Patrick Flavin was hoping that his six-stroke lead going into Wednesday’s final round of the 68th Illinois Open at The Glen Club, in Glenview, would be enough to get him through the final 18. It wasn’t.
Flavin wasn’t as sharp as he was in the first two days, when he shot a pair of 64s, but he regrouped in the final three holes and took advantage of one bad swing by playing partner Brandon Holtz to become the first player in 37 years to win the Illinois State Amateur and Illinois Open in the same year.
David Ogrin, who grew up in Waukegan, managed that feat in 1980 and went on to a solid career on the PGA Tour. Flavin, who grew up not too far away in Highwood, knew nothing about Ogrin but was glad to share a place in history with him.
“Walking off that final green was awesome,’’ said Flavin, about to enter his season year at Miami of Ohio. “I knew I was playing good golf, but to win both tournaments in the same year is far above my expectations.’’
Only eight players have won titles in both of the major tournaments for Illinois residents. Just Ogrin and Flavin did it in the same year, and the only other amateur to win both at one time or another was Bill Hoffer, who never entered the professional ranks. Others to win both titles, but not in the same year, were Gary Hallberg, Gary Pinns, Mark Hensby and Roy Biancalana, all of whom spent at least one season on the PGA Tour, and Brad Hopfinger, who finished in sixth place on Wednesday.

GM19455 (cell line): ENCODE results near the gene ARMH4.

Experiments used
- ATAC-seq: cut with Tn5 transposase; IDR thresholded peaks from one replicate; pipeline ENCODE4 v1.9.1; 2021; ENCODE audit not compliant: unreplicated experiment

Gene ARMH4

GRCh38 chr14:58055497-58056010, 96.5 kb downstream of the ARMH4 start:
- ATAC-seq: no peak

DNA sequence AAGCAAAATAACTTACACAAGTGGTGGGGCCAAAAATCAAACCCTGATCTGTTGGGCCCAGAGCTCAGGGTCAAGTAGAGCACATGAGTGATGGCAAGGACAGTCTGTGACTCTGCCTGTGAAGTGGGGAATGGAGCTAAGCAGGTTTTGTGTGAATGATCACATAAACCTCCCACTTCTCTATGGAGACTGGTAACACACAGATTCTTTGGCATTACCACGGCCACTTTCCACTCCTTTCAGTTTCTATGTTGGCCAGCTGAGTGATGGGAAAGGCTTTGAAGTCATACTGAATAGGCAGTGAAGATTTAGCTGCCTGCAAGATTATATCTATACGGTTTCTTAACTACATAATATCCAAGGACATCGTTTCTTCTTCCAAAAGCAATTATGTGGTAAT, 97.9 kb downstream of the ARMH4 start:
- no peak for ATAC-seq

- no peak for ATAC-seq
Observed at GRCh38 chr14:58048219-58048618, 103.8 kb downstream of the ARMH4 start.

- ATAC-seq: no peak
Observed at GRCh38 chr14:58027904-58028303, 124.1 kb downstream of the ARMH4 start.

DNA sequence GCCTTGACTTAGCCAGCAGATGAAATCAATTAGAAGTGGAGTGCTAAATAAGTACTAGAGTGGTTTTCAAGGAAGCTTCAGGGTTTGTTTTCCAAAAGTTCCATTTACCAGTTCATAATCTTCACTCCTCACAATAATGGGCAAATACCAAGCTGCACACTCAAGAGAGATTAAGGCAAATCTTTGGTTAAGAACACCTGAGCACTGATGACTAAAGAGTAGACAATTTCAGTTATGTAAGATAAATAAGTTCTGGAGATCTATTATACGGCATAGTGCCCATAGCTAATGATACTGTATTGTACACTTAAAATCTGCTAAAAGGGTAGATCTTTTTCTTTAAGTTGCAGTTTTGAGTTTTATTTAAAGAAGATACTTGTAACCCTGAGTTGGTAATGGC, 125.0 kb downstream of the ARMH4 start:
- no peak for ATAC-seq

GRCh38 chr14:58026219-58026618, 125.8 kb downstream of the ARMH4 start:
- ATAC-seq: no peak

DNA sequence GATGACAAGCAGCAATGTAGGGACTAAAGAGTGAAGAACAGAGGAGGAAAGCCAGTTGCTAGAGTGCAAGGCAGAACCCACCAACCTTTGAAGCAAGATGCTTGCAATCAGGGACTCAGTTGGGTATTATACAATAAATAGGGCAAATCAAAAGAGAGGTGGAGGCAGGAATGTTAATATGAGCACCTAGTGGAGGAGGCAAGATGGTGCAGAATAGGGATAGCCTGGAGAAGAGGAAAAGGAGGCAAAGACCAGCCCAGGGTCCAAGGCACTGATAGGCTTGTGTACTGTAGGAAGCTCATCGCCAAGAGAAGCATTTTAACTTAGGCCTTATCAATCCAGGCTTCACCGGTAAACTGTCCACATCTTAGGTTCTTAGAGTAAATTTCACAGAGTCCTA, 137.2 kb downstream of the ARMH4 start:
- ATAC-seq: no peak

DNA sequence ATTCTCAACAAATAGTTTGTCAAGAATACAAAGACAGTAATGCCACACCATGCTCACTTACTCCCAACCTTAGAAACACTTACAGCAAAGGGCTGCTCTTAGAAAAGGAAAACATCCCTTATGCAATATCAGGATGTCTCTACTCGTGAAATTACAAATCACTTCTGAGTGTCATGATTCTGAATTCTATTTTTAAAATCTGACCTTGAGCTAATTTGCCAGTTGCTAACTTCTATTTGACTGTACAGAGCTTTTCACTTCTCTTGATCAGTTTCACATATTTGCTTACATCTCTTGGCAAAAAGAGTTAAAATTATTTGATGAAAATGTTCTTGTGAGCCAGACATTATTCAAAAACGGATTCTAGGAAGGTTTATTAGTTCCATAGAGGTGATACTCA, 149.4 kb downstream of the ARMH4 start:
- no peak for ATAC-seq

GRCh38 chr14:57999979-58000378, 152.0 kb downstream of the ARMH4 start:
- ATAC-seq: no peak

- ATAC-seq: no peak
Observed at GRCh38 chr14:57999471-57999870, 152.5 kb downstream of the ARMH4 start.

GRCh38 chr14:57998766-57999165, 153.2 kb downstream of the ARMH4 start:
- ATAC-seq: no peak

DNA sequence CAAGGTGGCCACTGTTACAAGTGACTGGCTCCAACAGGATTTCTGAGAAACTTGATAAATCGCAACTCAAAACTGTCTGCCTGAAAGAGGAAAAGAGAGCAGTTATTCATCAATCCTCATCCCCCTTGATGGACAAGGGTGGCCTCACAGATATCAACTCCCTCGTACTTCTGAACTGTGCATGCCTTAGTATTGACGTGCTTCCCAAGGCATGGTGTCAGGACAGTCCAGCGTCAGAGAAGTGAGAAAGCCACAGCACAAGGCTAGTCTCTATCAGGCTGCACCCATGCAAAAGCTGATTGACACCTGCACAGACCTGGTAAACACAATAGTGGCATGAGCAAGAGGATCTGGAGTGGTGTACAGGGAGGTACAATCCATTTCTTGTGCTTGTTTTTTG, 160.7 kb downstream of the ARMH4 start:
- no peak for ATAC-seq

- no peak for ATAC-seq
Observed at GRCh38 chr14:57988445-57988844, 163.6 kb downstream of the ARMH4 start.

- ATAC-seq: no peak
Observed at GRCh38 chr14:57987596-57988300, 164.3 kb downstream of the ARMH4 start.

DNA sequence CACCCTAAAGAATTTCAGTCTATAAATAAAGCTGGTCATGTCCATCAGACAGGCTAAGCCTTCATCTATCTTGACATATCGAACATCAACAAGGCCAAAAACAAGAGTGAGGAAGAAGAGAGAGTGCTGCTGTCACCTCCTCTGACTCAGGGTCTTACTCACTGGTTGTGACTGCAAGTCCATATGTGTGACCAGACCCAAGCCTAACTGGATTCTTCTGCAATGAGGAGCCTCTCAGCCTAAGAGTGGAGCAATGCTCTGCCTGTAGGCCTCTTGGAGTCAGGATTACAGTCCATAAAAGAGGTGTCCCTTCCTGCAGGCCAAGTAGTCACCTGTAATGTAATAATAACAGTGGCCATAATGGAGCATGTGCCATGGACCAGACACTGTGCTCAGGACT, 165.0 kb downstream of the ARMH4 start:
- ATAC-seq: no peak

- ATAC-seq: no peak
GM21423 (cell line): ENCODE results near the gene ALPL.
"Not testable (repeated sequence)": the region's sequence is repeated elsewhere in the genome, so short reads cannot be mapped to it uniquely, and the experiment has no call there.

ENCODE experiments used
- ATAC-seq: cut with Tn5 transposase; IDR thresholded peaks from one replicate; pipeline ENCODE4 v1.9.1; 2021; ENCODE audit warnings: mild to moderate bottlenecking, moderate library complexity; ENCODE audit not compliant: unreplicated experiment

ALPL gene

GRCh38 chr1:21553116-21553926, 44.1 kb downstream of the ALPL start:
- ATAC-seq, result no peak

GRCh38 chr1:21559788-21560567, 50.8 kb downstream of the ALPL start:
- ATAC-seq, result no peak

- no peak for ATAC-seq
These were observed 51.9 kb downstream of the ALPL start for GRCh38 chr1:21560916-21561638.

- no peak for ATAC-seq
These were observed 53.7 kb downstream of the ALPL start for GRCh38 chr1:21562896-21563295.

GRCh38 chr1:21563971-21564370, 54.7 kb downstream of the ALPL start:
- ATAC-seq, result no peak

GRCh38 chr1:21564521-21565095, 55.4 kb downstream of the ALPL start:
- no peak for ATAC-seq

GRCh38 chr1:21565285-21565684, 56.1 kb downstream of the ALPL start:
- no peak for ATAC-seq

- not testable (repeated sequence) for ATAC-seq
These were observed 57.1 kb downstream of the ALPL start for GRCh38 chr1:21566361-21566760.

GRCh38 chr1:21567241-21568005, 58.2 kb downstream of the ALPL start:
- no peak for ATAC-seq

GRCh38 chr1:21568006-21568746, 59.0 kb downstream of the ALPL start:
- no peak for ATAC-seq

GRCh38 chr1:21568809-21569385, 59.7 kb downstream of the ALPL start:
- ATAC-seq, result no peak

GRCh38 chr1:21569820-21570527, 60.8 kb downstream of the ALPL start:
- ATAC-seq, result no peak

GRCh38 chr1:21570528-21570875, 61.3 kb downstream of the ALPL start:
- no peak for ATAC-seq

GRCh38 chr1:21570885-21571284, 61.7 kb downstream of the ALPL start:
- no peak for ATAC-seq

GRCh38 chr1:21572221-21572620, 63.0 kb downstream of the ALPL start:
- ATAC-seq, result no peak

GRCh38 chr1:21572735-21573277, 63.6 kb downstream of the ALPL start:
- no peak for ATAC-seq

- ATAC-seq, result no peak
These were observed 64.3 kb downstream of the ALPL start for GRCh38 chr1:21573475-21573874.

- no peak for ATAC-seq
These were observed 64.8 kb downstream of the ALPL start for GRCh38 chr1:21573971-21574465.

Flavin took the Amateur at Calumet Country Club last month when he edged Jordan Hahn, a University of Wisconsin golfer from Sugar Grove, by one stroke. That tournament was a two-man duel. Flavin had more competition in the Open, which draws the best club professionals and a smattering of pro tour players in addition to the leading amateurs.
The three-way tie for second included two amateurs getting ready for college — Matt Murlick of Marquette and Nick Hardy of Illinois – and Brandon Holtz, a former Illinois State basketball player turned mini-tour golfer.
That trio finished one stroke behind Flavin’s 13-under-par 202 total for the 54 holes. Murlick made a charge early, holing a bunker shot for birdie on the first hole and 155-yard 9-iron second shot at No. 2 for eagle. Hardy made a belated charge after a disappointing bogey at the short par-5 fourteenth, making three birdies on the last four holes.
Holtz was the most serious challenger. He made birdies on five of the first six holes of the back nine to wipe out Flavin’s big lead from the start of the day.
“Once it got tied up that kicked me in the butt,’’ said Flavin. “That gave me a sense of urgency, to stop playing defense and just go get it.’’
Flavin didn’t exactly get offensive, but his game steadied and three finishing pars was enough after Holtz hit a horrible tee shot at the par-3 seventeenth. It landed in deep rough, and Holtz was lucky to make bogey.
“I had gotten some momentum, but on that tee shot we were fortunate to find that ball,’’ said Holtz, who was the surprise of the tournament though he did finish in a tie for 16th last year.
“I always thought I could play,’’ said Holtz, who sells football helmets to youth groups for his regular job and has played golf for money only four years. “I know I can play, and I had a blast. I have no regrets.’’
With Flavin still an amateur, Holtz, from Bloomington, took the first-place check of $13,886 from a total purse of $95,000. Defending champion Carlos Sainz Jr. finished in fifth place, two strokes behind Flavin.